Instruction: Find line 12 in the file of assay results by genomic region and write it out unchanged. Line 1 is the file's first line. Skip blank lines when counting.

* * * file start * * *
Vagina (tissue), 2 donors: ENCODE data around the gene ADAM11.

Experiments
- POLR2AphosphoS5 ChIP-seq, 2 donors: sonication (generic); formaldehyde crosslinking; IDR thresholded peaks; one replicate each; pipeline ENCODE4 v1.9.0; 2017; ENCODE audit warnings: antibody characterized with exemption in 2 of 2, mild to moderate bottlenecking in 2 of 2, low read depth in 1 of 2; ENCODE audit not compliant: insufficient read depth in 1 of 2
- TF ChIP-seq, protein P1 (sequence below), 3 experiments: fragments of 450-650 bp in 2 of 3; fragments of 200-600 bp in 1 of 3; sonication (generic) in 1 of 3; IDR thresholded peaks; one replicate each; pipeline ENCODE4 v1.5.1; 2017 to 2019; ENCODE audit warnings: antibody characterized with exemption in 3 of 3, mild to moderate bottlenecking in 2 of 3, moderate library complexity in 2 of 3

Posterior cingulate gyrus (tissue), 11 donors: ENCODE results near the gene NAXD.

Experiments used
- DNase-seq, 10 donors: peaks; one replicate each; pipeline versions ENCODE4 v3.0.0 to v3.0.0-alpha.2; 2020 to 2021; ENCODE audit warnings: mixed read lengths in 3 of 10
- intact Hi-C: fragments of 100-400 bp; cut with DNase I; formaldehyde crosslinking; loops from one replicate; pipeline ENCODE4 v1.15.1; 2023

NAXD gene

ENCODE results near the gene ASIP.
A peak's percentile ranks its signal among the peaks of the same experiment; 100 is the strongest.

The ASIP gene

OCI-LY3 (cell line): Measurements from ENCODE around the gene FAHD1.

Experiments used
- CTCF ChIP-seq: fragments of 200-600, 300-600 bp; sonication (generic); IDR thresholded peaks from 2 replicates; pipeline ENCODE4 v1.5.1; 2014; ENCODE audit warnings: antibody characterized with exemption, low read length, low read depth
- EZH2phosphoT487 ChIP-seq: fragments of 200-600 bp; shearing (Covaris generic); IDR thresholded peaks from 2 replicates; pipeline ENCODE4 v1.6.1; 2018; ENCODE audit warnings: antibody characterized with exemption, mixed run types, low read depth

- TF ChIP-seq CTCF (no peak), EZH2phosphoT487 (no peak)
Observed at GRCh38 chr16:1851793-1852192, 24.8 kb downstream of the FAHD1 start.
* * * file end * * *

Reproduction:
The ASIP gene